Running Back By Committee Report: AFC East 2019 Recap

After a stellar rookie season by Devin Singletary, it's time for the Buffalo Bills to let him shine in a feature role. What did the other AFC East backfields look like throughout 2019?

With the majority of teams utilizing a committee approach to their running back position, it is vital to pay close attention to the usage and workload each running back earns.

This season, I was responsible for numberFire's weekly Running Back By Committee Report, focusing on how coaches used their running backs -- in what type of capacity and with what size of a workload. Are they getting a ton of snaps but few touches? Is the once-presumed starter now splitting more of the workload with a role player? Does a team have the ability to sustain multiple running backs on a weekly basis?

Now that the fantasy football season is over, I'm going division-by-division and taking a look back at how each backfield played out to see which teams truly utilized a committee approach. Within each section, I'll also include a summary of statistics that will put each player's performance this year into context compared to his teammates (all snap data comes from FantasyPros).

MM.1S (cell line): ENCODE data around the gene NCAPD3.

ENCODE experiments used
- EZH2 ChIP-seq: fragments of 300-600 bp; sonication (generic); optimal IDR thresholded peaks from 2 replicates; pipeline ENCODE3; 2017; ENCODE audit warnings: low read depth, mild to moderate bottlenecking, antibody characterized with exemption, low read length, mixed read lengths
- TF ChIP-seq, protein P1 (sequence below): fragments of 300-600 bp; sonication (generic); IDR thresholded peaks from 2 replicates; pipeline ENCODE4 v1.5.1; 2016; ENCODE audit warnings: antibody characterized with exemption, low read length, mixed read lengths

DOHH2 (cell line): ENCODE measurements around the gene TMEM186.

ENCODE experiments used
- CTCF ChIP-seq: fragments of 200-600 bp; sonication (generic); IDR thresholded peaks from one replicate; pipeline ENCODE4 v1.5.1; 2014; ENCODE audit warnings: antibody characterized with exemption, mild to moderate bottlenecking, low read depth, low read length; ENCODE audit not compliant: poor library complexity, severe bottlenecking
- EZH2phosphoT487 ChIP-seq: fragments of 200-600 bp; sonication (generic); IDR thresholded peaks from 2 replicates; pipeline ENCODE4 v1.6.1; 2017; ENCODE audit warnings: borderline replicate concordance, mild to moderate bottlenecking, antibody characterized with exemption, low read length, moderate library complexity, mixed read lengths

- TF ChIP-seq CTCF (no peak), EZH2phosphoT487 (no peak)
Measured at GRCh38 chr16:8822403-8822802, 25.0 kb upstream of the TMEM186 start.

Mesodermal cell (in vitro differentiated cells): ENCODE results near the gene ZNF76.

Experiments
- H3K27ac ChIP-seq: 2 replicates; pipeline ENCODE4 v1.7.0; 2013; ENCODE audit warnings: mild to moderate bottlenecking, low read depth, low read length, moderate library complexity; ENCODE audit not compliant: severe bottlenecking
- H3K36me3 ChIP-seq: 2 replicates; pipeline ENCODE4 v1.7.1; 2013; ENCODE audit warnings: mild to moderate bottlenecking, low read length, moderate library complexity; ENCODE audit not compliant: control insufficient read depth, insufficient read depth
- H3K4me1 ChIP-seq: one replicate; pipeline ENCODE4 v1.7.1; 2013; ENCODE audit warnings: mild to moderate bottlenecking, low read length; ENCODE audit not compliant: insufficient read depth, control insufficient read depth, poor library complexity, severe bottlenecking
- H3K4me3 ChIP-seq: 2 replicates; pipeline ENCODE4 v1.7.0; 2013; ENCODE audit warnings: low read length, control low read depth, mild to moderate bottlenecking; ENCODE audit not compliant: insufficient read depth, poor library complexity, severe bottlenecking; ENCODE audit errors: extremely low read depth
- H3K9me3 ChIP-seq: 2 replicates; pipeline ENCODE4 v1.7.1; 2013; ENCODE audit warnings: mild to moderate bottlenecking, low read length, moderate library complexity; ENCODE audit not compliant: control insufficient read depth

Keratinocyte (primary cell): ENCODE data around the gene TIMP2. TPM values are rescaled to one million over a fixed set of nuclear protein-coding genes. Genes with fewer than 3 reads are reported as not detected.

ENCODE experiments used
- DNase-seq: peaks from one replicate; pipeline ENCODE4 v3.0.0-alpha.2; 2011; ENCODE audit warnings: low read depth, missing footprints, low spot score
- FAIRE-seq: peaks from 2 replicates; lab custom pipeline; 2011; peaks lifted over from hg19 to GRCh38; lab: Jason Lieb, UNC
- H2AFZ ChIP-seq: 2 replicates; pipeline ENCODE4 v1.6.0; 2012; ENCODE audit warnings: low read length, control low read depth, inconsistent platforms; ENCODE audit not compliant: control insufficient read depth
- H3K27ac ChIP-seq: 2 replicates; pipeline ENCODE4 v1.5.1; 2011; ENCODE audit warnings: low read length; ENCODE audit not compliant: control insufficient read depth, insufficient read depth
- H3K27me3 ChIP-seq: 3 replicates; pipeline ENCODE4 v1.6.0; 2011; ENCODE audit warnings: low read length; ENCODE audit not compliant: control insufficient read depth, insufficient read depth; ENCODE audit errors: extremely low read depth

Buffalo Bills

Frank Gore is sure to be in the Hall of Fame one day, and it's much deserved with the production he's given teams over his career. But the Buffalo Bills need to move on from Gore and let Devin Singletary shine!

It still irks me how poorly the Bills utilized Singletary in their playoff game against the Texans, but that's neither here nor there. Singletary displayed his explosiveness in the first game of the 2019 season with 70 rushing yards on only four carries. But after suffering a hamstring injury in Week 2, he missed the next three games. Upon returning from his injury, it seemed like it would continue to be a timeshare between him and Gore.

That all changed in Week 9 when Singetary was treated as the lead workhorse back for the first time all season, rushing for 95 yards on 20 carries. Though Gore would continue to get worked in on occasion throughout the season, it became Singletary's backfield at the year's midway point.

From Week 11 through the end of the season, Singletary's snap percentage never dipped below 70 percent and peaked in Week 16 at an astounding 96 percent. In each of those games, Singetary was given at least 13 carries while also adding on nearly 4 targets per game.